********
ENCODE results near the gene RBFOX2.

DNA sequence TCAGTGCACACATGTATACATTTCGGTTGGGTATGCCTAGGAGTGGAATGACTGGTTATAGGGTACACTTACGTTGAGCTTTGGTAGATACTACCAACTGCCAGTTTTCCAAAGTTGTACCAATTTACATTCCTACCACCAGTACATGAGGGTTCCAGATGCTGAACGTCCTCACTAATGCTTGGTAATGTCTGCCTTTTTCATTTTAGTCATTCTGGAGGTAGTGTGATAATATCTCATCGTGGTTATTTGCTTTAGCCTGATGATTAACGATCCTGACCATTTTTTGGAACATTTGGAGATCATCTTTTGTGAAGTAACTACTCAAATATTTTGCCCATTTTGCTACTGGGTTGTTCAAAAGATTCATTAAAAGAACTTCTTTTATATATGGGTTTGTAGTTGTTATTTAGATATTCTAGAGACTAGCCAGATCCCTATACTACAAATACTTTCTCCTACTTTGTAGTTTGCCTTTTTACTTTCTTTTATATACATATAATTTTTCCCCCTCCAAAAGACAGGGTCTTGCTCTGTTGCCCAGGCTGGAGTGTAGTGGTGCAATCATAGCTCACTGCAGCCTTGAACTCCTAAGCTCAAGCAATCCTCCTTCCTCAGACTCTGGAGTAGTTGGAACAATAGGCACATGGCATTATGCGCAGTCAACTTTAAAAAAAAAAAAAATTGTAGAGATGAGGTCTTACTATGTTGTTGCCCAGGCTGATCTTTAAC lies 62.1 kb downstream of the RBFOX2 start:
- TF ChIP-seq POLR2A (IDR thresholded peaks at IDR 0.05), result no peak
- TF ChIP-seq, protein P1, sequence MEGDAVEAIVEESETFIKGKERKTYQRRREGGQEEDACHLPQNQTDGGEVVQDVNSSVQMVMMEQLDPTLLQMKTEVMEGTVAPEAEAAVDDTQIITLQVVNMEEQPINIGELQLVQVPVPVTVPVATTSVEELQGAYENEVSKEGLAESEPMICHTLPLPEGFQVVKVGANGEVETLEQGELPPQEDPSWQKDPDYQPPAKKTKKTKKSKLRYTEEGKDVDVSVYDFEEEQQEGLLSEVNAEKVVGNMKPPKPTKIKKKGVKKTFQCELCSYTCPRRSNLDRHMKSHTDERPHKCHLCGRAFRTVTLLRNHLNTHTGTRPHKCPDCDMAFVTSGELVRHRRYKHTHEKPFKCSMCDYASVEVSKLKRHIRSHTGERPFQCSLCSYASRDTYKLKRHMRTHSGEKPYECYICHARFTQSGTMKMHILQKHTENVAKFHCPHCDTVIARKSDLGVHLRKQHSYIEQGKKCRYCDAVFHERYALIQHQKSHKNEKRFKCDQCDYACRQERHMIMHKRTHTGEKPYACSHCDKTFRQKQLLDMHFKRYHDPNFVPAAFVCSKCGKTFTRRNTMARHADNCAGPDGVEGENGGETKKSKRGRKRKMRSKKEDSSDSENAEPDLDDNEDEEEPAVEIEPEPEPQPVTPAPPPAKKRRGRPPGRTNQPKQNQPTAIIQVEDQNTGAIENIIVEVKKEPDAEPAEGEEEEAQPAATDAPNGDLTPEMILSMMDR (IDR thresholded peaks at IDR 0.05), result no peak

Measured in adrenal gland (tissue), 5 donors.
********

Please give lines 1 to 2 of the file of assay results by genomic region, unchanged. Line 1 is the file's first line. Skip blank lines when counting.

ENCODE results near the gene RBFOX2.

DNA sequence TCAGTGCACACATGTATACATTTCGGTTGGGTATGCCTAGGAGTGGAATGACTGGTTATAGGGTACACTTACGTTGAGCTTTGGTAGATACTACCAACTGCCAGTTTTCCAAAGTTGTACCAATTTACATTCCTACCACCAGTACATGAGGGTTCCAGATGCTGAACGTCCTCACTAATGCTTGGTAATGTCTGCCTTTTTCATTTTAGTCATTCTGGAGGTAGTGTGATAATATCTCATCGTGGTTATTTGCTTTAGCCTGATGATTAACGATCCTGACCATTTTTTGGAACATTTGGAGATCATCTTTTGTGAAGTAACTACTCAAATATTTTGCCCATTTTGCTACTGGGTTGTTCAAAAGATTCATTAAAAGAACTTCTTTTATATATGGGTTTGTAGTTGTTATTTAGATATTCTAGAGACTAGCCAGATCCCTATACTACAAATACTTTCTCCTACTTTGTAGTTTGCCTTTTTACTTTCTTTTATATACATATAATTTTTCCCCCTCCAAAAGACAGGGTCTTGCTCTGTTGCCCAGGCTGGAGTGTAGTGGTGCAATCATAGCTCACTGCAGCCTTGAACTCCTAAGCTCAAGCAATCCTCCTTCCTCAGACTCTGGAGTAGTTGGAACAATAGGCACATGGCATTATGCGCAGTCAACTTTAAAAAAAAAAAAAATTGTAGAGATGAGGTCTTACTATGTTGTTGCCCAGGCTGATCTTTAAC lies 62.1 kb downstream of the RBFOX2 start: